Sunday, February 20, 2011
Archeology in Sicily: Earliest Dome?
(Thanks to Mark Schara for the use of his photographs)
The North Baths of Morgantina, in east central Sicily, date to the 3rd century BCE and may in fact represent the earliest dome that has been excavated in the ancient Mediterranean world. Like everything in the buried settlement of Morgantina, it was built before the Roman conquest in 211 BCE. This new evidence suggests that Hellenistic Greeks, not Romans, invented the first dome. However, unlike the concrete used by Romans to make domes, the construction material would have been terra cotta tubes found on the site; the sizes and formation of these tubes suggest they were used to make a domed space.
Public baths were a staple of the ancient towns and cities. Morgantina was a small settlement and the dimension of its baths are modest. Yet the roofing of the North Baths structure appears very significant. Two oblong rooms and one circular room were found to have curved ceilings made of these interlocking tubes, held together inside and out by plaster. They would have formed perfect arches when fit together, and each arch when placed in parallel alignment with other arches forms either a barrel vault or dome. There were two barrel vaulted rooms and one with a dome.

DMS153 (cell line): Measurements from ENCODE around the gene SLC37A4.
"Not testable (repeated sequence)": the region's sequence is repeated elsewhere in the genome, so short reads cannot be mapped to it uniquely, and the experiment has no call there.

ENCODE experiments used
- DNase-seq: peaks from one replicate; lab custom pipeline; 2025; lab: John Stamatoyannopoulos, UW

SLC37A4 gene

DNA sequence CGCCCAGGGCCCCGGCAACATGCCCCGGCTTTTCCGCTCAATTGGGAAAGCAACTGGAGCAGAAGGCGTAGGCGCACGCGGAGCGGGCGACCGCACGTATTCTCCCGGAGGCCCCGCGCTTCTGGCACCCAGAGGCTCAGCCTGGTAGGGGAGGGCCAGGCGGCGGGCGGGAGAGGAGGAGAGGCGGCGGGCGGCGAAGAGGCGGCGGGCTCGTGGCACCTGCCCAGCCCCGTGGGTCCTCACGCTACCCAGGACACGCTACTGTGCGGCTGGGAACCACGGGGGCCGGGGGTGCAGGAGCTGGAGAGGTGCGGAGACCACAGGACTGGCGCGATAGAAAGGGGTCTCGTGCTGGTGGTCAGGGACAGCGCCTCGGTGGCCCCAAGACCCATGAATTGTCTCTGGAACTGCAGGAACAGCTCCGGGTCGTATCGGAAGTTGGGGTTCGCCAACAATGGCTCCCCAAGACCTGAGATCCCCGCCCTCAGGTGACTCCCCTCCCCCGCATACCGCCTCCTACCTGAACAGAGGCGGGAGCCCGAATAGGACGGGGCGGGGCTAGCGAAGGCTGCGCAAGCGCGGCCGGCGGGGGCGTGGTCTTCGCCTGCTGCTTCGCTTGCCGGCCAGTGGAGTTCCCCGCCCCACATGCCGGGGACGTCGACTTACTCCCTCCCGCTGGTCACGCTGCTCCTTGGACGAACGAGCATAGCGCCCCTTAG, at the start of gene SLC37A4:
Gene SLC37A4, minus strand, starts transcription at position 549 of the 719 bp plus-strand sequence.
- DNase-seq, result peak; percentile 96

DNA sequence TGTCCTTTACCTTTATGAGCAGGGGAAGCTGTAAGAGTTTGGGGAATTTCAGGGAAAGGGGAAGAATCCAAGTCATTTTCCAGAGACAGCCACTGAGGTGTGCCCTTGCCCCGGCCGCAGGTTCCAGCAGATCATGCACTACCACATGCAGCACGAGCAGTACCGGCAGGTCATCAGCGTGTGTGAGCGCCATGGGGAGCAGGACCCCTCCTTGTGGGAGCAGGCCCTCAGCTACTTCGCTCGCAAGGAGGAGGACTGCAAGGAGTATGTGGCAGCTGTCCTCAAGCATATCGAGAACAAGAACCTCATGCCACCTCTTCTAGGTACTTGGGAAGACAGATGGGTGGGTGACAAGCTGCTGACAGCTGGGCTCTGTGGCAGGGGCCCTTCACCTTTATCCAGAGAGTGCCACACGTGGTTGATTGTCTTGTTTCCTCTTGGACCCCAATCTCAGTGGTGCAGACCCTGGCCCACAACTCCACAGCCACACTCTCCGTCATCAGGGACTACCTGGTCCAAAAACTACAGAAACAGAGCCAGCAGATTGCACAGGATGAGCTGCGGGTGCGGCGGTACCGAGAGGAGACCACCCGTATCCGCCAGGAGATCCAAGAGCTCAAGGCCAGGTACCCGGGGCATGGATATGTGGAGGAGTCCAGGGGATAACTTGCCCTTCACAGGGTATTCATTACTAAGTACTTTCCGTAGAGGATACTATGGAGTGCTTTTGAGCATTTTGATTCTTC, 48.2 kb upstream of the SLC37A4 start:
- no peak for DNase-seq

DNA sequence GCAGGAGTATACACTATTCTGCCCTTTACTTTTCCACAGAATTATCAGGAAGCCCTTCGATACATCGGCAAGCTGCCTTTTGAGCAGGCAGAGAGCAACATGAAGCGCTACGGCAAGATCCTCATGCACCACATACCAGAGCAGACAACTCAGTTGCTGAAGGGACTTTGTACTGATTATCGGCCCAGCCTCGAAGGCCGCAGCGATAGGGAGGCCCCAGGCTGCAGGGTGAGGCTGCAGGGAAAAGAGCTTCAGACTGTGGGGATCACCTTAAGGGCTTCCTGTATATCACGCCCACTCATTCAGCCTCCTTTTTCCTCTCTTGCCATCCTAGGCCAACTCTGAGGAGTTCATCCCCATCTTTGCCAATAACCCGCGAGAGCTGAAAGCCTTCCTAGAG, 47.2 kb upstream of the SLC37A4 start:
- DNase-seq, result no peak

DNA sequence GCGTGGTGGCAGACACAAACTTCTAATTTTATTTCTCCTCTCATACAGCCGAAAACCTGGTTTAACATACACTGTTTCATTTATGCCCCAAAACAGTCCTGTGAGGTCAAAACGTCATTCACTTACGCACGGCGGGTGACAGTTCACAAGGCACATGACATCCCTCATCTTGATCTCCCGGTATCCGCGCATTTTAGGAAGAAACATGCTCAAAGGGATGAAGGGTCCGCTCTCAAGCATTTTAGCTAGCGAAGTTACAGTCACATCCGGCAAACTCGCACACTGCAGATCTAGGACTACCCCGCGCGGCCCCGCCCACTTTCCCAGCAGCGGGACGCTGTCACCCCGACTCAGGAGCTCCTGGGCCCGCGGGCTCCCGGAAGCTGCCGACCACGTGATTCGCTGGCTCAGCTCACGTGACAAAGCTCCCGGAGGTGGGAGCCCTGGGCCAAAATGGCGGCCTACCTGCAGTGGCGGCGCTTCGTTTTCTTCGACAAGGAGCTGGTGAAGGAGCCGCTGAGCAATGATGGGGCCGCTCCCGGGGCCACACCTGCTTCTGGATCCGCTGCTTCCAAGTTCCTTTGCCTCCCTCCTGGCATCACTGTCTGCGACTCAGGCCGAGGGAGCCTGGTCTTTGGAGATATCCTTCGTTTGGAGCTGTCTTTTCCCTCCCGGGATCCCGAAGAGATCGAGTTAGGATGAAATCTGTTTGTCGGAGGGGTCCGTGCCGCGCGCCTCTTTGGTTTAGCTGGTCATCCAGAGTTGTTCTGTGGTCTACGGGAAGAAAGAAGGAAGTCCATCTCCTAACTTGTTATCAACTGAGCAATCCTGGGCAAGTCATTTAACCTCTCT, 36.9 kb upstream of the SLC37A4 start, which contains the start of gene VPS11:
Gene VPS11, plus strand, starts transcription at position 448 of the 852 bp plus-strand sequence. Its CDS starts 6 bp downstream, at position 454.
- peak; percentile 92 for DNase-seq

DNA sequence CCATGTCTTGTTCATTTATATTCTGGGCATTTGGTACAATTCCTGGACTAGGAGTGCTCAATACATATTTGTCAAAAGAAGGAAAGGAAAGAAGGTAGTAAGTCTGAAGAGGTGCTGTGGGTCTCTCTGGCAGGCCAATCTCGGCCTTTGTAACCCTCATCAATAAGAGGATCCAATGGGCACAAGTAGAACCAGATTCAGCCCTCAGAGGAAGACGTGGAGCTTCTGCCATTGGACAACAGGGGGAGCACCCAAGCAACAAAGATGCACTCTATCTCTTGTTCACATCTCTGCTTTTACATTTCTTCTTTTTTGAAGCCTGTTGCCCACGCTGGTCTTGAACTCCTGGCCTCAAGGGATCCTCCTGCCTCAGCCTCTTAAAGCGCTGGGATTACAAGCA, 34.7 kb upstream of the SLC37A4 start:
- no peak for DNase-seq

This method was also used in
the Roman baths of North Africa in the 3rd century CE, while builders in Rome were using concrete. The Morgantina baths are at least 4 centuries earlier than the others of this technique and predate Roman concrete vaults and domes by about a century.
Interlocking cotta tubes made in the Hellenistic settlement of Morgantina were
fit into each other to form arches. Arches placed adjacent to each other could form a dome, above, or barrel vaults, with masonry reinforcement as shown on the right.
Although some excavation began in the early 1900s, archeologists identifed Morgantina as the archeological site in 1958 using coins. The place had been described by Strabo and some early Roman writers, but it was abandoned by the end of the first century CE. Originally a Sikel settlement, it was occupied by Greeks in the 5th century BCE, conquered by Rome in 211 BCE and consequently taken over by Spanish mercenaries of Rome. In addition to baths, Morgantina has an agora, a theatre, graneries, an ekklesiesterion, several sanctuaries, homes with mosaics and two kilns which have been excavated.
An overview of Morgantina reveals the Greek theatre and other excavation structures.